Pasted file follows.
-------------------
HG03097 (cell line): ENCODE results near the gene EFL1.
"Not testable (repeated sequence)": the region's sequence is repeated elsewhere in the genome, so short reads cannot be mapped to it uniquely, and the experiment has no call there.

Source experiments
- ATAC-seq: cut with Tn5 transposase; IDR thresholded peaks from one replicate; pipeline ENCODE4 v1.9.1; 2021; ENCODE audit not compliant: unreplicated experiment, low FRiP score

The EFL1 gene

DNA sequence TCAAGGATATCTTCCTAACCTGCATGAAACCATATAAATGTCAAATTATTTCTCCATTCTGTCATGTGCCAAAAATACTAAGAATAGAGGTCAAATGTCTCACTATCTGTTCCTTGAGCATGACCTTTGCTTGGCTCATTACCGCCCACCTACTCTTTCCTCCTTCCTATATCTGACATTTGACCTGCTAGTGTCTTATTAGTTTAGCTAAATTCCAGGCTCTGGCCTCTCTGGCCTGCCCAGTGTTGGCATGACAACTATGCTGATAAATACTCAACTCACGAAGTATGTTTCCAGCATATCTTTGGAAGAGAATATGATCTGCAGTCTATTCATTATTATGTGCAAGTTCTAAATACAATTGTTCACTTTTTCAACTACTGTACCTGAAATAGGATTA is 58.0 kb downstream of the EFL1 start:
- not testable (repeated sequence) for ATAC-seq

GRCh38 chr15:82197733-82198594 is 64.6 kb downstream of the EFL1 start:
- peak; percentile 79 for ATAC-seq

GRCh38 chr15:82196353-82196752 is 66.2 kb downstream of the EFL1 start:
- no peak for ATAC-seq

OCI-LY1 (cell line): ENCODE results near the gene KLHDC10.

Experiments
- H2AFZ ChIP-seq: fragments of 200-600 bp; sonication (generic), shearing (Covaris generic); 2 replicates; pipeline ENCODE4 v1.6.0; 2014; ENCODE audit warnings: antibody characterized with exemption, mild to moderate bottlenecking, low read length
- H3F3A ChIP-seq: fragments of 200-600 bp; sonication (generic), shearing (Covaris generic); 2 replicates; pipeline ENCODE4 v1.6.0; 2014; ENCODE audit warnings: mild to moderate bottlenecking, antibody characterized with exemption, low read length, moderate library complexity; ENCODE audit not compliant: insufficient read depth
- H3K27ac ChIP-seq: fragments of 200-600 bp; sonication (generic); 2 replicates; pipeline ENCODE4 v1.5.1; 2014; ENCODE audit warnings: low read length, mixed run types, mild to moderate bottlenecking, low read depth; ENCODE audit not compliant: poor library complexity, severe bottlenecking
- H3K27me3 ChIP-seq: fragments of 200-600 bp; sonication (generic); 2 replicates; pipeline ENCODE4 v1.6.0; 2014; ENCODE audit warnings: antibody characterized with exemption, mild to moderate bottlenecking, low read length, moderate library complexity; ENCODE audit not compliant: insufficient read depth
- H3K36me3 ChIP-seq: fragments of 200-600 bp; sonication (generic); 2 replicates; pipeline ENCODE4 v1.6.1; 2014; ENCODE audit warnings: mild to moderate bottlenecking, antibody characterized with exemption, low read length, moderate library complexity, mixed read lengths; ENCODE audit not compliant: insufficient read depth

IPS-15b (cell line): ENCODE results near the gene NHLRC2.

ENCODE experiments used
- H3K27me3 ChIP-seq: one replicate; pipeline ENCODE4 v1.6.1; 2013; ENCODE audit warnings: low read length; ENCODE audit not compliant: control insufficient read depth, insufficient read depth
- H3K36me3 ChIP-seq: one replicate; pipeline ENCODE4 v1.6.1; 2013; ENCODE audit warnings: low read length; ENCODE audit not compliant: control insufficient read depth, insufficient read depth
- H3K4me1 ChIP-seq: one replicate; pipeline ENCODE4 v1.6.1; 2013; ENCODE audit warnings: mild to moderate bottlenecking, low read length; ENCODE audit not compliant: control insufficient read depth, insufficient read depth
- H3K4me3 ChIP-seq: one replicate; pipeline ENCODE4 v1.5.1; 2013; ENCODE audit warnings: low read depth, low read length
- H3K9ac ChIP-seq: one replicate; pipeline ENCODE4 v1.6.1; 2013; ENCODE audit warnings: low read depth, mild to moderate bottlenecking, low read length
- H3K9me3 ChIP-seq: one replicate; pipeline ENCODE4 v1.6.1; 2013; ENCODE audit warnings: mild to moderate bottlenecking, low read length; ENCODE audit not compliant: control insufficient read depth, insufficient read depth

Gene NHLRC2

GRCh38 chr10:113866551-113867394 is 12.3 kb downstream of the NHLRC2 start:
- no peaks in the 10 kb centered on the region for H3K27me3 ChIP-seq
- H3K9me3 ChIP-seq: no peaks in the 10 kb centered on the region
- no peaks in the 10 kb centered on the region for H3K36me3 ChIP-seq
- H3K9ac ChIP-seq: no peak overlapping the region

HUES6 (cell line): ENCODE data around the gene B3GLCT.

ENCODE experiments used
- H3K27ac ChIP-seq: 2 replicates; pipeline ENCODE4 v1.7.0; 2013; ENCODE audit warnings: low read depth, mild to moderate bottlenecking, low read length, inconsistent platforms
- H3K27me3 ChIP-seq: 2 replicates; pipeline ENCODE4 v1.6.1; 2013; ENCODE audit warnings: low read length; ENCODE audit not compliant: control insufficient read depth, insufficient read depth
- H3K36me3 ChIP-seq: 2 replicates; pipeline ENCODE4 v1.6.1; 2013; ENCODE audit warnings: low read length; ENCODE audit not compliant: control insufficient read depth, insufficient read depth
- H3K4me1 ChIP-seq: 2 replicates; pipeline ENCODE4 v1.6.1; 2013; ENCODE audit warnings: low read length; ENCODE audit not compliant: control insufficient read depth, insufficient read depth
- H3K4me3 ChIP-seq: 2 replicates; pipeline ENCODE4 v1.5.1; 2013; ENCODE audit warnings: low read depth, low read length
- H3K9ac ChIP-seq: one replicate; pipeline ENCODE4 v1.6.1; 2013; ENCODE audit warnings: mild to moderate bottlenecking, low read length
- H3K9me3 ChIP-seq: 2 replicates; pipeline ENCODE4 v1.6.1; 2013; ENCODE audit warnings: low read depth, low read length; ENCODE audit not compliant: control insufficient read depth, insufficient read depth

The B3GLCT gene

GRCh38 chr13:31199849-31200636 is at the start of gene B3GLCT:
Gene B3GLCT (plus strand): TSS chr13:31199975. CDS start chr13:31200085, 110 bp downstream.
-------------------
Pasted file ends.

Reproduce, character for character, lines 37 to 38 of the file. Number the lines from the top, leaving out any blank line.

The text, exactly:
- H3K36me3 ChIP-seq: 2 replicates; pipeline ENCODE4 v1.6.1; 2013; ENCODE audit warnings: low read length; ENCODE audit not compliant: control insufficient read depth, insufficient read depth
- H3K4me1 ChIP-seq: 2 replicates; pipeline ENCODE4 v1.6.1; 2013; ENCODE audit warnings: low read length; ENCODE audit not compliant: control insufficient read depth, insufficient read depth